Fernando Aguerre Interview
The SIMA Humanitarian Fund President and Liquid Nation Ball Chairman on his upcoming fundraiser
Fernando Aguerre, the co-founder of Reef, has spent his post-footwear-making years devoted to philanthropy. He created the Liquid Nation Ball—a high-end auction, which he hosts—with his brother Santiago in 2004 to provide support for the humanitarian efforts of SurfAid International. In 2006, however, the brothers donated Liquid Nation to the SIMA Humanitarian Fund and expanded its scope. In the years since, the event has donated more than $1.4 million to various surf-related, non-profit humanitarian organizations. We sat down with Fernando to discuss Liquid Nation Ball 8, which will be held September 17, in La Jolla, CA.
You started the Liquid Nation Ball with your brother eight years ago. What were your original intentions?
We created the Liquid Nation Ball to fund-raise for SurfAid, which was then mostly an organization run by surfers, operating in the Mentawai Islands in Indonesia. We just wanted to raise much-needed funds, but also make them visible to the whole industry. The first year, in just a couple months, we organized the whole thing, and raised almost $100,000. So a couple months afterward, we decided to hold another one. In 2005 we raised almost $250,000. But it was originally designed to just help support SurfAid.
What made you decide to broaden its scope?
We thought that the industry should support a wider group of NGOs so we decided to donate Liquid Nation to SIMA. With the late Dick Baker, we created the SIMA Humanitarian Fund and extended the benefits to 12 other humanitarian organizations.
Tell me a little bit more about the SIMA Humanitarian Fund.
Its basic function is to look over the selection of beneficiaries, analyze their plans for the grants, and verify their actions taken with those grants. We also look over potential Humanitarian of the Year recipients. The idea is to find organizations that do a good job, that are run by decent people, and that get a lot of bang for the dollar.
Tell me a little more about the charities you’re raising funds for?
You can go to Sima.com and take a look at each of them. It’s all there. Basically, they’re all surf-based humanitarian organizations, doing a good job for a better world.
Shaney Jo Darden, Co-Founder and CEO of The Keep A Breast Foundation, will be announced as the 2011 Humanitarian of the Year. Can you tell us a little about her?
Shaney Jo is a great person, a great inspirational and tireless leader. She has all the respect of the people she interacts with—volunteers, supporters, sponsors. We need more people like here in the world. Hopefully by honoring her, we will inspire other people to realize that the only way to change the word is by doing something about what is not right.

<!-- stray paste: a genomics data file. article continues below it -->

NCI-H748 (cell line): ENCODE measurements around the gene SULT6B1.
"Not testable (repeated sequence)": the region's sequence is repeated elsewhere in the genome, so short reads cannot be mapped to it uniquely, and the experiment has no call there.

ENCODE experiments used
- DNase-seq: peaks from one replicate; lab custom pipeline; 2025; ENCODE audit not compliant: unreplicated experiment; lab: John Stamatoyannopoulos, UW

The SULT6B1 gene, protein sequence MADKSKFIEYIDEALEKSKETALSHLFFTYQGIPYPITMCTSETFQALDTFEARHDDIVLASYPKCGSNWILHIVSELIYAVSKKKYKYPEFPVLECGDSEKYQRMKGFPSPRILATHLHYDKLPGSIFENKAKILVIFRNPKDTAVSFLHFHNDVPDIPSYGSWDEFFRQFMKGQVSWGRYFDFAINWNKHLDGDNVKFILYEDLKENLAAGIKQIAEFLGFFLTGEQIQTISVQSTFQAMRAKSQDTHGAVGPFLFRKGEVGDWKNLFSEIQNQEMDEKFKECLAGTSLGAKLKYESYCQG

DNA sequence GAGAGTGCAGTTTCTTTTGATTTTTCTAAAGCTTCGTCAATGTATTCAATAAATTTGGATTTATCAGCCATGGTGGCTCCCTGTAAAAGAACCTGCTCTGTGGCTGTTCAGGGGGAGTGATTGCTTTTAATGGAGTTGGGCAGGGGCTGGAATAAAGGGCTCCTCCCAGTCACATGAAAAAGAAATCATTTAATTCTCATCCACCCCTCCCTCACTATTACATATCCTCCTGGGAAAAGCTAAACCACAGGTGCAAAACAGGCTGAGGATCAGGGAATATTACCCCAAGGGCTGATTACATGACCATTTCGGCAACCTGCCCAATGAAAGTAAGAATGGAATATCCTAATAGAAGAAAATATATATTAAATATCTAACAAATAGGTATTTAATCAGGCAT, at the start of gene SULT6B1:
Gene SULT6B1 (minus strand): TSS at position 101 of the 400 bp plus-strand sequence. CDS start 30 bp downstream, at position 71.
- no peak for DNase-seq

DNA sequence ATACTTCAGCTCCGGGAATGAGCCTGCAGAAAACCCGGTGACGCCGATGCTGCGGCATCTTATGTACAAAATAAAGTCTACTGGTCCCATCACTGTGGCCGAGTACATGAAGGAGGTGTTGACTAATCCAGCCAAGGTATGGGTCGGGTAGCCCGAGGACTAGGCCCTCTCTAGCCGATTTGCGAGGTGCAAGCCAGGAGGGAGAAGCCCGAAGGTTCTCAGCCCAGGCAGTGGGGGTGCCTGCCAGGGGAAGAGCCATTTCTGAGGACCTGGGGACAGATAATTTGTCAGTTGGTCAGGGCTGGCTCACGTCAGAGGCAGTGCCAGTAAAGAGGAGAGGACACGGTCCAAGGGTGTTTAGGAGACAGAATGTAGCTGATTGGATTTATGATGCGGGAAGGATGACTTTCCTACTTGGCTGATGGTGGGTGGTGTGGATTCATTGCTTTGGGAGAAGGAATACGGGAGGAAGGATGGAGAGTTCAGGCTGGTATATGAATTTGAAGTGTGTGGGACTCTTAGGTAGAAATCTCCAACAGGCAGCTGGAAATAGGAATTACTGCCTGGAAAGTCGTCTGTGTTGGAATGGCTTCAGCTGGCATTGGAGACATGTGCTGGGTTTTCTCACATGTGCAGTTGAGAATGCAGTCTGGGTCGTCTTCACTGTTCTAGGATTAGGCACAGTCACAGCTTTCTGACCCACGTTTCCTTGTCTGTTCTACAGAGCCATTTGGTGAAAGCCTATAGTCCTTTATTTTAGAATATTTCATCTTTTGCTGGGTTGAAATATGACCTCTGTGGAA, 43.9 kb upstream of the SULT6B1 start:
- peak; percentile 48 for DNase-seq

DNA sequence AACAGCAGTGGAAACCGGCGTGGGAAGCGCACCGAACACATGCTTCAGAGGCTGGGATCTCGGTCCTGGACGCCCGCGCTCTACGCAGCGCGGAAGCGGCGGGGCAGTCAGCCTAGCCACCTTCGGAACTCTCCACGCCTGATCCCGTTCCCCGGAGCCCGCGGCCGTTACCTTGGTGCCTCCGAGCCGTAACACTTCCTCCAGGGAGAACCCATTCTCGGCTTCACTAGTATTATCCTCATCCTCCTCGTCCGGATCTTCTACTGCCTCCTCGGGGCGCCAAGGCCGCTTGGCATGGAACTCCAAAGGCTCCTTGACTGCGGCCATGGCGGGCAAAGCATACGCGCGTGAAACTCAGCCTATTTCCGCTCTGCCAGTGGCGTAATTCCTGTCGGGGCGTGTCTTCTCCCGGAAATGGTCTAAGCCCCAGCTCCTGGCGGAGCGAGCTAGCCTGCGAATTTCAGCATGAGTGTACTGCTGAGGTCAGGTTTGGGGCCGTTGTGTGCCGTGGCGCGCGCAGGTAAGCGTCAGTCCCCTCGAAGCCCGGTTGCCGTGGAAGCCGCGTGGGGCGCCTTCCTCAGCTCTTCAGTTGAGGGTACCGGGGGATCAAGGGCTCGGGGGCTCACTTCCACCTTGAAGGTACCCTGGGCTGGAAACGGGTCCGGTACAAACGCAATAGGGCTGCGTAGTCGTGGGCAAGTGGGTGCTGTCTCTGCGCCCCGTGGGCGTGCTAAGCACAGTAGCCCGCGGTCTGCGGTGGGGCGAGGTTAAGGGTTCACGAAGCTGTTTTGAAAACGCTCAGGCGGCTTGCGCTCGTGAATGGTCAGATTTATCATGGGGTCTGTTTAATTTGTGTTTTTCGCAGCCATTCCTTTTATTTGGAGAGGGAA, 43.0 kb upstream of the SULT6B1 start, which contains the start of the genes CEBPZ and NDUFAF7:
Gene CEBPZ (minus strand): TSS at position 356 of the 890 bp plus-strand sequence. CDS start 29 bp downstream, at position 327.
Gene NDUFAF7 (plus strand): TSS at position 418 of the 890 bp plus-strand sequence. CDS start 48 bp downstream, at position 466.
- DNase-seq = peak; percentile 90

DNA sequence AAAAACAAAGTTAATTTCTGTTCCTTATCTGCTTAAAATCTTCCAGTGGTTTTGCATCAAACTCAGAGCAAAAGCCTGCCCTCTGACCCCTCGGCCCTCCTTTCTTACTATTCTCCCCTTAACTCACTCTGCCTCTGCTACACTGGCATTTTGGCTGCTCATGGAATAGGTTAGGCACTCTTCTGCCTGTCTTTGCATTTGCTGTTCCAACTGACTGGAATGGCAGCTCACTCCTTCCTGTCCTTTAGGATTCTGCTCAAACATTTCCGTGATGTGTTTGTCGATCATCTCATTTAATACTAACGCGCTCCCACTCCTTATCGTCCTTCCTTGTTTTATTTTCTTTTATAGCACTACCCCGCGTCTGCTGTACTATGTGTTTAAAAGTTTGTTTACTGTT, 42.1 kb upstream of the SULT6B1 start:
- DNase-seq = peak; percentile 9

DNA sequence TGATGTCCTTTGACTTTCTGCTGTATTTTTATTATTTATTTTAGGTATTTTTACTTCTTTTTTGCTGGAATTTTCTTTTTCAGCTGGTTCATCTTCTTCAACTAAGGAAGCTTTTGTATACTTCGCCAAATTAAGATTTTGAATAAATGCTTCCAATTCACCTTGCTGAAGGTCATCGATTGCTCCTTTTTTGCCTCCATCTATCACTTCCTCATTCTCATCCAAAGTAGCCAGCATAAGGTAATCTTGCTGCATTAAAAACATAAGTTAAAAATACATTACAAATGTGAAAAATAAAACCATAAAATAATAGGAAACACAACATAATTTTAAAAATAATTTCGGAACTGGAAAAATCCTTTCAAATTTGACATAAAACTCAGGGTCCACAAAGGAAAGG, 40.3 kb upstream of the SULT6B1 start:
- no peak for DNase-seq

Why is it important for SIMA to have a strong presence in supporting humanitarian and environmental causes?
SIMA has an obligation to lead our industry in worthy paths. As the joint arm of the industry, giving back to humanitarian and environmental causes is not a luxury. It’s an obligation. It’s a must. The world needs the help of every human being. We are all passengers in this spaceship, the Earth. By supporting these worthy humanitarian and environmental organizations, we provide them much-needed resources, but we also make them more visible, more relevant, hence more powerful. It’s a win-win for them, us and the rest of the world.
The main fundraising portion of the Liquid Nation Ball is connected to an auction. You guys are hoping to raise $200,000. What are some of the items up for bid?
The live auction, which lasts a bit less than an hour, plus the ticket sales are the only revenues for the event. While we do have some expenses, I’m always leaning over them, with a very sharp pencil. I want to maximize what we give to our beneficiaries. We auction around 20 high-value items—from very rare surfboards, to art pieces from surf-based artists, to amazing travel packages to remote and isolated surf destinations. Overall, mostly things that are almost impossible to buy in the marketplace, but that are donated by kind humanitarians.
You’ve raised $1.4 million since 2004. Does it give you a sense of satisfaction to know that something you’ve started has been able to contribute to causes larger than yourself?
It’s indeed a great feeling of satisfaction, but at the same time, I’m aware that we are just a bucket—certainly a large bucket [laughs]—of water added to the ocean. Most surf brands have their own programs to support humanitarian causes. Our beneficiaries all have a great and positive impact on the world. Hopefully, people that come to Liquid Nation go home happy to contribute, but, more importantly, inspired to contribute to a better world, every one of the other 364 days of their year. Achieving this ambitious goal is my dream, my hope, and my goal. We all need to be part of the solutions.